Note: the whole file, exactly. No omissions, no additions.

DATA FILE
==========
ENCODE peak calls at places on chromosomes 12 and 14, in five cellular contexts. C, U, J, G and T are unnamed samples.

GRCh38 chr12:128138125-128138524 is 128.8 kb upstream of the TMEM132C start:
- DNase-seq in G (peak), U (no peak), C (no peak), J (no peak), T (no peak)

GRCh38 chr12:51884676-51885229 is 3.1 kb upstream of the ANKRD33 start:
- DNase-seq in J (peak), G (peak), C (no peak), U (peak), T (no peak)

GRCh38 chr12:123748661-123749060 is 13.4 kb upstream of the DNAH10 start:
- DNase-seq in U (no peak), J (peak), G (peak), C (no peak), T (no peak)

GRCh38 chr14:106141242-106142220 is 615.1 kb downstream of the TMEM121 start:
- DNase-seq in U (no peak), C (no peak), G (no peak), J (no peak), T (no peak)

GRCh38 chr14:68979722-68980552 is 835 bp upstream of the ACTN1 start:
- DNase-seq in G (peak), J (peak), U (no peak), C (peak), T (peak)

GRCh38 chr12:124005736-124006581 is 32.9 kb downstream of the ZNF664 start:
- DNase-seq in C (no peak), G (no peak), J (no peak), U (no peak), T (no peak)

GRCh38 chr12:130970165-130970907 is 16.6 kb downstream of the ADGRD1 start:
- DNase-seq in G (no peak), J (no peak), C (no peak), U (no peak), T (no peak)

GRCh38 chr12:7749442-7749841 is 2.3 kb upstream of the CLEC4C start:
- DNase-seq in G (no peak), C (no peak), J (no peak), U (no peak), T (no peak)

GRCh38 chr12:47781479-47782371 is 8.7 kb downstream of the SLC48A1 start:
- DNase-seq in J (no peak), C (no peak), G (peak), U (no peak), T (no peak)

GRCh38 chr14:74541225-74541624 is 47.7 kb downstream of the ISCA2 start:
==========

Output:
ENCODE peak calls at places on chromosomes 12 and 14, in five cellular contexts. C, U, J, G and T are unnamed samples.

GRCh38 chr12:128138125-128138524 is 128.8 kb upstream of the TMEM132C start:
- DNase-seq in G (peak), U (no peak), C (no peak), J (no peak), T (no peak)

GRCh38 chr12:51884676-51885229 is 3.1 kb upstream of the ANKRD33 start:
- DNase-seq in J (peak), G (peak), C (no peak), U (peak), T (no peak)

GRCh38 chr12:123748661-123749060 is 13.4 kb upstream of the DNAH10 start:
- DNase-seq in U (no peak), J (peak), G (peak), C (no peak), T (no peak)

GRCh38 chr14:106141242-106142220 is 615.1 kb downstream of the TMEM121 start:
- DNase-seq in U (no peak), C (no peak), G (no peak), J (no peak), T (no peak)

GRCh38 chr14:68979722-68980552 is 835 bp upstream of the ACTN1 start:
- DNase-seq in G (peak), J (peak), U (no peak), C (peak), T (peak)

GRCh38 chr12:124005736-124006581 is 32.9 kb downstream of the ZNF664 start:
- DNase-seq in C (no peak), G (no peak), J (no peak), U (no peak), T (no peak)

GRCh38 chr12:130970165-130970907 is 16.6 kb downstream of the ADGRD1 start:
- DNase-seq in G (no peak), J (no peak), C (no peak), U (no peak), T (no peak)

GRCh38 chr12:7749442-7749841 is 2.3 kb upstream of the CLEC4C start:
- DNase-seq in G (no peak), C (no peak), J (no peak), U (no peak), T (no peak)

GRCh38 chr12:47781479-47782371 is 8.7 kb downstream of the SLC48A1 start:
- DNase-seq in J (no peak), C (no peak), G (peak), U (no peak), T (no peak)

GRCh38 chr14:74541225-74541624 is 47.7 kb downstream of the ISCA2 start: